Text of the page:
So there it is, an amazing ID process and a thorough learning curve. It does make me wonder though how on earth this bird would have been identified without modern day DSLR cameras and other high-tech imaging equipment. The modern day bird identification processes have certainly moved on. The following are a selection of images I took of this delightful bird.

Eastern Black-eared Wheatear – female – Fluke Hall, Pilling, Lancs
Eastern Black-eared Wheatear – female – Fluke Hall, Pilling, Lancs
Eastern Black-eared Wheatear – female – Fluke Hall, Pilling, Lancs
Eastern Black-eared Wheatear – female – Fluke Hall, Pilling, Lancs
Eastern Black-eared Wheatear – female – Fluke Hall, Pilling, Lancs
Eastern Black-eared Wheatear – female – Fluke Hall, Pilling, Lancs
Eastern Black-eared Wheatear – female – Fluke Hall, Pilling, Lancs
Eastern Black-eared Wheatear – female – Fluke Hall, Pilling, Lancs
 Posted by at 3:27 pm
Sep 032019

An unprecedented event took place in Cornwall during the past week. A Brown Booby was discovered, a new bird to Britain, and spent several days in the Carbis Bay, St.Ives area. It proved elusive and was difficult to connect with. It wasn’t seen on Friday 30th August and so was presumed to have gone by the majority of the birding fraternity.

That all changed on Saturday 31st August, when it was relocated in the picturesque St.Ives Harbour area and to a select few, it pitched up on rocks in full view, allowing for some stunning photographs to be taken.

I decided I would go on Sunday 1st September and was fortunate enough to be offered a lift. We arrived at Gwithian Towans near the Hayle, which is opposite St.Ives and offers wide ranging views of the huge bay, in the early hours of Sunday morning and by dawn, along with 250 other birders, we spent the morning searching the bay for the bird with no luck. It had been seen the previous afternoon, flying past Pendeen Watch, and so was presumed to have departed. I arrived back home on Sunday late afternoon some what disappointed.

Then Monday 2nd September a different bird was discovered in Kynance Cove on the Lizard, Cornwall. In the first instance it was presumed to be the St.Ives bird but photographs proved otherwise. This bird was a first summer and in wing moult. The bird roosted and so gave an opportunity for another twitch and we departed 10pm on Monday evening arriving at Kynance at 0400hrs Tuesday morning. After a few hours wait, the Brown Booby appeared and began flying around the bay and settling on one of the huge rocks offshore, much to the delight of the assembled 300 or so birders. Phew, what a relief and a stressful few days, travelling some 1300 miles in total. Well worth it though.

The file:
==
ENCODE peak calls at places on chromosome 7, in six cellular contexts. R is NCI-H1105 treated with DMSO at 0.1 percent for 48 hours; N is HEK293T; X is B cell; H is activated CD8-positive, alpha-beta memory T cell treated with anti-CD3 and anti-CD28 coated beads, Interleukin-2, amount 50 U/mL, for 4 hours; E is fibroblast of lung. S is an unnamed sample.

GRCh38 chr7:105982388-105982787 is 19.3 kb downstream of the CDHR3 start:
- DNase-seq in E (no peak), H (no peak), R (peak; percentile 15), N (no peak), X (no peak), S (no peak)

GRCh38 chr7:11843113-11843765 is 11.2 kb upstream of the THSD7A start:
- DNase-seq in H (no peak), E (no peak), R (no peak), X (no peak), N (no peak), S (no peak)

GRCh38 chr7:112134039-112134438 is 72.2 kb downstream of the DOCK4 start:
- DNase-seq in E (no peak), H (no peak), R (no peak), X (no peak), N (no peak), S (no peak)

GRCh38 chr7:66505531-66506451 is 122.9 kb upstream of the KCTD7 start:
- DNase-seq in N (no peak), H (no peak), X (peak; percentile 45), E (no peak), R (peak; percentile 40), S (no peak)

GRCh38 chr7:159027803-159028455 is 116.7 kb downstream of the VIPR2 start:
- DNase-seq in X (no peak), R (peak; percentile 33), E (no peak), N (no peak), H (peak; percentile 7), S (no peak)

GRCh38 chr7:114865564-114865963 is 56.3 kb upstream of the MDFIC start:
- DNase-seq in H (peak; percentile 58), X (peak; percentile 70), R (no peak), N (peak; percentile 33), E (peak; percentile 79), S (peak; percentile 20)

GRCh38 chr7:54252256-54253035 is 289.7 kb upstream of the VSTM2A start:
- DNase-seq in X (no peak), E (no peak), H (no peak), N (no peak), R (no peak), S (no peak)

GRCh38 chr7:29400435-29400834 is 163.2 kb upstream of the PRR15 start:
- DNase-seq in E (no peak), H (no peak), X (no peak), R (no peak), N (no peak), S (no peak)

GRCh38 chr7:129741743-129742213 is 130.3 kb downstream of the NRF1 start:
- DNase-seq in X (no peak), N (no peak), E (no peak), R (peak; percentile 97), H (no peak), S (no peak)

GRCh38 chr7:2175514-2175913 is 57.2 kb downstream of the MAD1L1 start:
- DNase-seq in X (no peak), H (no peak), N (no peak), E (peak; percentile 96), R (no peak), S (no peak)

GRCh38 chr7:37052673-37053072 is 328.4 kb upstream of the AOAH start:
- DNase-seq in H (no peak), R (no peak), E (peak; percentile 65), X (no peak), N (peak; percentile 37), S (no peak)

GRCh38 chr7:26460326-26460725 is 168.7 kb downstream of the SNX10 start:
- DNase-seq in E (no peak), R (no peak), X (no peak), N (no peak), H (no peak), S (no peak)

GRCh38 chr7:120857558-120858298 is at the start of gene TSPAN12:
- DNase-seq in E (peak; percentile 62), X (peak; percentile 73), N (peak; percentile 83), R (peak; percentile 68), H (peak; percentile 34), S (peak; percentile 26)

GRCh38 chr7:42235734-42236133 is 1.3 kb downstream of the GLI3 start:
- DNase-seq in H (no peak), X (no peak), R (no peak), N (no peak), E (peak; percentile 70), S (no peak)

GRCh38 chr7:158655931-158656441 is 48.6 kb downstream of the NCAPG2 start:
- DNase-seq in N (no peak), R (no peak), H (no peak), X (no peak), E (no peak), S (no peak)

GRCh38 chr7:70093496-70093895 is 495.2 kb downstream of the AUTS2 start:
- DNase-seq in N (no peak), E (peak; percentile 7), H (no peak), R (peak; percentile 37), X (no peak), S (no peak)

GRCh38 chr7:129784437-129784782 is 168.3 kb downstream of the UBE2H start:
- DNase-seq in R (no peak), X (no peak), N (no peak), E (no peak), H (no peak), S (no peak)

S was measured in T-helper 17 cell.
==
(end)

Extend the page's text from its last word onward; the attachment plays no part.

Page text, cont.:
The following images are not the best and not what I was hoping for, but are a memory of a fantastic bird to see in Britain.



Kynance Cove, the Lizard. Early dawn 3rd September 2019

The little pyramidal rock on the extreme left side was the Brown Booby’s favourite roosting cliff.

Brown Booby – 1st summer – on the cliff – taken with my mobile phone
Brown Booby – 1st summer
Brown Booby – 1st summer
Brown Booby – 1st summer – Kynance Cove, The Lizard, Cornwall
Brown Booby – 1st Summer – Kynance Cove, The Lizard, Cornwall
Kynance Cover, The Lizard, Cornwall – taken around 10am
 Posted by at 8:59 pm
Aug 242019

We spent a few days away on the Island of Mull from 17th to 22nd August. The weather was a mixed bag of rain, wind and some sunshine. Fortunately the weather didn’t disrupt our trip to Iona and the boat trip for White-tailed Eagle that I had pre-booked before we left. This was the highlight of our trip without doubt, so a big thank you to Martin Kievers of Mull Charters.

Half a dozen Golden Eagle, several Otter, small numbers of Common Seal, a single Manx Shearwater, Black Guillemot and 7 White-tailed Eagle were the main highlights. The heavy rain certainly hampered our search for the islands wildlife.

Here are a few photos of our memorable trip to Mull.


Tobermory – Our apartment was located in the bright red house
Old boats at Salen Bay, Salen
Old boats at Salen Bay, Salen
The beautiful island of Iona
A view from Iona looking back to Mull
The Red Boat, Iona
The Post Office, Iona
Ben More from Ulva Ferry
Golden Eagle – one of 6 individuals we saw during our trip
Golden Rod – Tobermory
Eorsa, Loch na Keal from Ulva Ferry
Loch na Keal – Mull’s fisherman have a hard life
Common Seal – Lock Tuath
Common Seal – Loch Tuath
Common Buzzard
Immature Shag and Cormorant – Salen Bay, Salen
White-tailed Eagle – I spent a stunning morning with these beauties
White-tailed Eagle
White-tailed Eagle – one of 3 females we saw during our mornings trip
One of my favourite images of the trip
My favourite image of the trip
 Posted by at 8:37 pm